We love understanding skateparks and have plenty of enthusiasm for diving into skatepark-related questions. One question that keeps us up at night is: Why are skateparks more expensive today?
The Tony Hawk Foundation receives, on average, more than a hundred grant applications each year. With few exceptions, each application represents a community that is working hard to support its local youth by providing healthier recreational options.
From a historical standpoint, skateparks are getting more expensive but are not getting much larger. Even accounting for inflation, prices for skateparks have essentially doubled since THF was founded.
There are some plausible reasons for this increase. The most likely culprit is the rise and fall of prefabricated skateboarding elements. These ramp-style structures were commonly installed on underutilized parking lots, tennis courts, and other existing slabs of asphalt or concrete. While many of these types of skateparks only included a few ramps, the reported square footage often encompassed the entire available space. So, the skateable space was actually much less, and the cost per square foot only appeared to be less.
While concrete skateparks usually require architectural services and other costly procedures, prefabricated structures were commonly purchased through catalogs and installed by local contractors. While these cost-saving measures appealed to thrifty community leaders, the structures themselves were not durable enough to withstand the rigors of use. Prefabricated ramps would typically be removed for safety reasons after a few years.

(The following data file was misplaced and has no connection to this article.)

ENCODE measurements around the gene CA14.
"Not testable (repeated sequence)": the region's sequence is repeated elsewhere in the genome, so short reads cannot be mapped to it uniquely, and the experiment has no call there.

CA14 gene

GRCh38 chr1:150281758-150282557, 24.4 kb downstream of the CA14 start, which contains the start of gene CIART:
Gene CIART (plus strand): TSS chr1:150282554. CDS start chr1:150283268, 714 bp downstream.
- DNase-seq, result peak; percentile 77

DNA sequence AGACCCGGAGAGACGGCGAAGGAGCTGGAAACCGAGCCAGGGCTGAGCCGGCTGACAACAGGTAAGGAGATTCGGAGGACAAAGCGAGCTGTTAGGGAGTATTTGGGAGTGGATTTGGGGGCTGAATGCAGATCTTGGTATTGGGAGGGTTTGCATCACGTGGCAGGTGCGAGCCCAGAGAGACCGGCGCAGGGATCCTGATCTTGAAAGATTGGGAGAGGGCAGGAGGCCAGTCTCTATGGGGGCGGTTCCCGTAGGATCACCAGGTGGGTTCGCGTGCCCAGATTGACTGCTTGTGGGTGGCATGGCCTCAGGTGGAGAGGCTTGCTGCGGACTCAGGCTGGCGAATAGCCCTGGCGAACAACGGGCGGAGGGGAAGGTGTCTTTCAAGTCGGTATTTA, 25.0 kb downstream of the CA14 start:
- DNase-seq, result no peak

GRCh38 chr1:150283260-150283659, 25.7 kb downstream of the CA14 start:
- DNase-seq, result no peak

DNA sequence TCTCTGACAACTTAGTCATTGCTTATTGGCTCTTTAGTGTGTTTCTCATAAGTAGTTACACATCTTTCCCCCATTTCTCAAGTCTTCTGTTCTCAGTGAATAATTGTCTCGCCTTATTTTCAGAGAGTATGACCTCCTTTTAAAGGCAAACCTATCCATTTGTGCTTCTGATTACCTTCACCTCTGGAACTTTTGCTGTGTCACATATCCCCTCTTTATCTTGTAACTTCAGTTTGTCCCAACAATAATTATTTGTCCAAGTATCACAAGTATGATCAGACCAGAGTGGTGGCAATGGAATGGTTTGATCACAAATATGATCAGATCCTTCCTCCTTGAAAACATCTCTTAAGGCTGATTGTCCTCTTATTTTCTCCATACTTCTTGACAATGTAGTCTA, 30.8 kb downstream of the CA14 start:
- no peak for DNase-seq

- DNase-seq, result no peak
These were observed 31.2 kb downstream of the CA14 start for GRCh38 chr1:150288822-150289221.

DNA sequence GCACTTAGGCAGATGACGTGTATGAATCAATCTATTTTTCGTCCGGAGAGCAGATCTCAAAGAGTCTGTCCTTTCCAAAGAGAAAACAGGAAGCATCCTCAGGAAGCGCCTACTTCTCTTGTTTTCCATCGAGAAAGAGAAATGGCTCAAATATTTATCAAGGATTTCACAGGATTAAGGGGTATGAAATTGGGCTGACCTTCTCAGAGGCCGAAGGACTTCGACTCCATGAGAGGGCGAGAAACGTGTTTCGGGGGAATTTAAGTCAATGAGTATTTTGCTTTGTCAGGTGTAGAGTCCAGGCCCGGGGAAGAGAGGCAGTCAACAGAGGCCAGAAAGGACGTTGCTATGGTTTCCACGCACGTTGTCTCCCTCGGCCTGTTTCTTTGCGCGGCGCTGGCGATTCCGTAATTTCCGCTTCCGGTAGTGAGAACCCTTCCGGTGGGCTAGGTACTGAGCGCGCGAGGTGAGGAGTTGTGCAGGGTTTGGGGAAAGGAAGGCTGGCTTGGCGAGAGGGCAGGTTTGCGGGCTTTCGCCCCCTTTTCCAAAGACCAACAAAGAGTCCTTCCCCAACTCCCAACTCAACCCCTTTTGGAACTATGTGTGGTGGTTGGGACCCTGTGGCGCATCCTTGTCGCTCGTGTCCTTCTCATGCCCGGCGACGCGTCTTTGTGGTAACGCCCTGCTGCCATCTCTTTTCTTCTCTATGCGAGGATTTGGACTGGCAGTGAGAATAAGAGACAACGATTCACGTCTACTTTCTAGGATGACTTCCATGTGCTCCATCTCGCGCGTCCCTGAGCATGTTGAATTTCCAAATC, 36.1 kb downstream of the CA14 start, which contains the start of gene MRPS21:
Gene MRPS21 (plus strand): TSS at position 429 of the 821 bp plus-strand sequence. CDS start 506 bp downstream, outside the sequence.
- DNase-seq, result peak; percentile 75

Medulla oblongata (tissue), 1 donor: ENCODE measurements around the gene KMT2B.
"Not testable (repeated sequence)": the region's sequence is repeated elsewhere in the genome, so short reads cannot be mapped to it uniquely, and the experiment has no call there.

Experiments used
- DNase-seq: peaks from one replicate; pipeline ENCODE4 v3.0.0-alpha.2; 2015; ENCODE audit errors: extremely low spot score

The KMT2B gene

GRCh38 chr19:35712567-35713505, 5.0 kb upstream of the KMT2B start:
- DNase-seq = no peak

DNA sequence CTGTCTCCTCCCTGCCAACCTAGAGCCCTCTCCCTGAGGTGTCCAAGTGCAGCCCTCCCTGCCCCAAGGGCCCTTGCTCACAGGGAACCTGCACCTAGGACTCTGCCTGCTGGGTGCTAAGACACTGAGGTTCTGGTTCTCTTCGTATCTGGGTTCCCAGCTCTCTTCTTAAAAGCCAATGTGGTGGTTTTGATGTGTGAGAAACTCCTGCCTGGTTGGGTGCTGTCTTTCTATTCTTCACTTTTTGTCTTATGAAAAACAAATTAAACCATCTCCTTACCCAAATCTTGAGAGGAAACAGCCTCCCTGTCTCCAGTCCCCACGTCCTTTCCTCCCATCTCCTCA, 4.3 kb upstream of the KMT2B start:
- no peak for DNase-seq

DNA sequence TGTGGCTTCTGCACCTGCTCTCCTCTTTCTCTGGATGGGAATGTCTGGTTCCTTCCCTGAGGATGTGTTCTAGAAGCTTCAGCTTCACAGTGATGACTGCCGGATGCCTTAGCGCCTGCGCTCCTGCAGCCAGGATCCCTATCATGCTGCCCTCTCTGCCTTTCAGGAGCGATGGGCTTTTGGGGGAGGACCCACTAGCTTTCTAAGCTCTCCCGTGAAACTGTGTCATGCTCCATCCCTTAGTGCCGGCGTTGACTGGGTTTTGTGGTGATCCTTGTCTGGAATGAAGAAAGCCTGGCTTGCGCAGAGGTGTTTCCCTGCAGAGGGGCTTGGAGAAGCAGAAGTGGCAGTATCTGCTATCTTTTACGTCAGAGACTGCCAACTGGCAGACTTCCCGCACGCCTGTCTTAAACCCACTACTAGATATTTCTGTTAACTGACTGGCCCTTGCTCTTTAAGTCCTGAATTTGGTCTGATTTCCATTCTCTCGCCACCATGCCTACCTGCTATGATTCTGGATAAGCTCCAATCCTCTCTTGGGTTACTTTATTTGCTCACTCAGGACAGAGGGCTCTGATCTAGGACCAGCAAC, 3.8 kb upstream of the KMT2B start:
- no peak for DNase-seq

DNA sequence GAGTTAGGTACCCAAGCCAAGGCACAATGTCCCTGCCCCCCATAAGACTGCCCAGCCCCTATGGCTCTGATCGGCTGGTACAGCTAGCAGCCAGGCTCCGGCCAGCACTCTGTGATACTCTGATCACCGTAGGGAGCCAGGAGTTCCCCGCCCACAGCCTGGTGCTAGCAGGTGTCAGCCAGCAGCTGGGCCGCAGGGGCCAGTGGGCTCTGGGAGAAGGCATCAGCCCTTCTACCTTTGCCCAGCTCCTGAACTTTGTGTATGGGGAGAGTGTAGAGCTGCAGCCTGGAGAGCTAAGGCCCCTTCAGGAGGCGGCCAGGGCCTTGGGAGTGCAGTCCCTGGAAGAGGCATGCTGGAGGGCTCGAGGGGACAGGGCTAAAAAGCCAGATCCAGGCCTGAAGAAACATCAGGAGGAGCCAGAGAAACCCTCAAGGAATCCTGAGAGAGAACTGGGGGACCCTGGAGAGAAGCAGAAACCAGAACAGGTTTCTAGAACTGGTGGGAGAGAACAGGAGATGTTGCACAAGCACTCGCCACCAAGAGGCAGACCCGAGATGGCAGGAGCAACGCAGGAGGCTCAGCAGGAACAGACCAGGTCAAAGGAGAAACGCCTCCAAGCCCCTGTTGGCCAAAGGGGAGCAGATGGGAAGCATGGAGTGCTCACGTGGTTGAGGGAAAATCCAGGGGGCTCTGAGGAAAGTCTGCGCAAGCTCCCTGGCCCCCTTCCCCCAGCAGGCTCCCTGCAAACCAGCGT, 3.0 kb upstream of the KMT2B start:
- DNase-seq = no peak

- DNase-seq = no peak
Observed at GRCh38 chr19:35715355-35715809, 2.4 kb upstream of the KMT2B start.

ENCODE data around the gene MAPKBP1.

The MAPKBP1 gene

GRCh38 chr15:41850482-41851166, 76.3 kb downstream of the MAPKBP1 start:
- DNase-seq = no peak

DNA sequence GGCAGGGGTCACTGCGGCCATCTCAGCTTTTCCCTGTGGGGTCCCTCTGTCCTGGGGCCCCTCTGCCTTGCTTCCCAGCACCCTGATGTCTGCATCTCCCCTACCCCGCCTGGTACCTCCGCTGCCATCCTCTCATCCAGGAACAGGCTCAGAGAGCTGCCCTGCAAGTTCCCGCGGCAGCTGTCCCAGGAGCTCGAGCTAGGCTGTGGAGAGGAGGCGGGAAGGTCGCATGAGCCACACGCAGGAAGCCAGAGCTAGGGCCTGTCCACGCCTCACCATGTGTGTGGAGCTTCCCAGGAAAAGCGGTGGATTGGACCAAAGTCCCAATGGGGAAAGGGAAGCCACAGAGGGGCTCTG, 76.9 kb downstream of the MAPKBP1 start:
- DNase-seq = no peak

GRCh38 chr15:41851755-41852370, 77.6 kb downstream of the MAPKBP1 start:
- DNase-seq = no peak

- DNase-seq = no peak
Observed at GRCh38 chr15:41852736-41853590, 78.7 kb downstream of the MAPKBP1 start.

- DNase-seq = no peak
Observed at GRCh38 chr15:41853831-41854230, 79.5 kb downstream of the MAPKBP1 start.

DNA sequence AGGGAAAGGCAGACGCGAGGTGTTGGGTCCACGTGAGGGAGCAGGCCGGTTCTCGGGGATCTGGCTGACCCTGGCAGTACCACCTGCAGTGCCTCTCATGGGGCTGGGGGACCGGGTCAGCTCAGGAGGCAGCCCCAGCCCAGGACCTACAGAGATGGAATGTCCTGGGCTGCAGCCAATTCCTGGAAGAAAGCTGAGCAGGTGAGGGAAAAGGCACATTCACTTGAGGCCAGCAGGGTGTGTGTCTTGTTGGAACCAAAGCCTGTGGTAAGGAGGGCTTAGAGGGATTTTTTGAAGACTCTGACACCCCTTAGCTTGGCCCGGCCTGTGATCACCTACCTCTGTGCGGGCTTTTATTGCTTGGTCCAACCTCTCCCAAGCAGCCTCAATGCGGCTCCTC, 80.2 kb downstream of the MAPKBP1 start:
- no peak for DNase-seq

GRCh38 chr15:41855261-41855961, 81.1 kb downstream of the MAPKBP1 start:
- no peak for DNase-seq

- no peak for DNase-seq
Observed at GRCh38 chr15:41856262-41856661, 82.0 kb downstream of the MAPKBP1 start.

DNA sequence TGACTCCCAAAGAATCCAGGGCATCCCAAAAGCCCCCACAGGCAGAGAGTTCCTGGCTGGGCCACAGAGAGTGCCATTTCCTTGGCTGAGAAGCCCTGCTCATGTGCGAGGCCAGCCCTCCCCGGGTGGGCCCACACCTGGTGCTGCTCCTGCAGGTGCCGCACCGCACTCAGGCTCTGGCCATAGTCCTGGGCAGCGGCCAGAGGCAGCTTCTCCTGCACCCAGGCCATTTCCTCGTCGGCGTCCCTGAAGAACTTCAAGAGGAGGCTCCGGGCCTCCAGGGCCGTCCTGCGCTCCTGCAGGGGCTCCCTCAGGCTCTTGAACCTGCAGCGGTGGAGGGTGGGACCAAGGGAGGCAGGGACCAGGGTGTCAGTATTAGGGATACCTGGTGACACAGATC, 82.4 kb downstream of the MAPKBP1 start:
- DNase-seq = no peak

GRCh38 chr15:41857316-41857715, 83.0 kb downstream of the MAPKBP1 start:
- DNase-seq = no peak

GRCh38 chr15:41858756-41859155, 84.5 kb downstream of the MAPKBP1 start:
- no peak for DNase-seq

The cost of installing and removing a skatepark is, of course, compounded by the fact that a demolished skatepark provides zero benefits to the community… and whatever capital investment the community made is now long gone.
The fluctuations in skatepark sizes and costs may be due to many factors, such as inflation and market competition as new companies get into skatepark construction, or community desire for larger or more elaborate terrain. But we believe that today’s higher average cost for concrete skateparks has more to do with their feature-rich designs and communities’ higher expectations about quality and usability.
And that’s good.